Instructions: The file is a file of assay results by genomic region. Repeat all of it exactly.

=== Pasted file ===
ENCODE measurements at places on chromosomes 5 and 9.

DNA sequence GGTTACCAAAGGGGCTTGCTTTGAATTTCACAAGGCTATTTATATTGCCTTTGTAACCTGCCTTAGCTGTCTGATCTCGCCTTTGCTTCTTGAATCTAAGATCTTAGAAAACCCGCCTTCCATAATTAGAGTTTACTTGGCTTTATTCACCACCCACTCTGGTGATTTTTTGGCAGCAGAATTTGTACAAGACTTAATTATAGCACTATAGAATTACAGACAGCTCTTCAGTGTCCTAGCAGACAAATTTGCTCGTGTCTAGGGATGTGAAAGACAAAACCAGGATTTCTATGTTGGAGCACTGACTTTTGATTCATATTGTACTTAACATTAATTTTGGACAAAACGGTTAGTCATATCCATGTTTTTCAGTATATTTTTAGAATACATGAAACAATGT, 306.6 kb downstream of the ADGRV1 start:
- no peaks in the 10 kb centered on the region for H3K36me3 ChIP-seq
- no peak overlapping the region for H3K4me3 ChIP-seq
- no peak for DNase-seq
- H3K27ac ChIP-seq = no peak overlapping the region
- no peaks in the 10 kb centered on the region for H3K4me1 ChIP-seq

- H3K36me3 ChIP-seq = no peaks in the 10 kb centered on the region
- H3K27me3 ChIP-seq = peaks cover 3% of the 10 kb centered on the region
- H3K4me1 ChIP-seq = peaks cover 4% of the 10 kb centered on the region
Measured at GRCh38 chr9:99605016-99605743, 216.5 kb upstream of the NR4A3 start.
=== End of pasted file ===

ENCODE measurements at places on chromosomes 5 and 9.

DNA sequence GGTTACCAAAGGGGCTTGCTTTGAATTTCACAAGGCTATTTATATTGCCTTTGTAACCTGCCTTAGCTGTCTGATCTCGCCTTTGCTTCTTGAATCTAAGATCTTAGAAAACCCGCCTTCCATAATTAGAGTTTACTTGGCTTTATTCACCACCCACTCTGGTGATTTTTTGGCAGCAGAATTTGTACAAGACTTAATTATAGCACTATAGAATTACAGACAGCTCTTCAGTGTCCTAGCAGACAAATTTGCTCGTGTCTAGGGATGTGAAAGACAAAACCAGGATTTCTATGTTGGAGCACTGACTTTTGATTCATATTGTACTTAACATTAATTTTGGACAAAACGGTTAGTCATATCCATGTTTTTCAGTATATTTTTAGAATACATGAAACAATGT, 306.6 kb downstream of the ADGRV1 start:
- no peaks in the 10 kb centered on the region for H3K36me3 ChIP-seq
- no peak overlapping the region for H3K4me3 ChIP-seq
- no peak for DNase-seq
- H3K27ac ChIP-seq = no peak overlapping the region
- no peaks in the 10 kb centered on the region for H3K4me1 ChIP-seq

- H3K36me3 ChIP-seq = no peaks in the 10 kb centered on the region
- H3K27me3 ChIP-seq = peaks cover 3% of the 10 kb centered on the region
- H3K4me1 ChIP-seq = peaks cover 4% of the 10 kb centered on the region
Measured at GRCh38 chr9:99605016-99605743, 216.5 kb upstream of the NR4A3 start.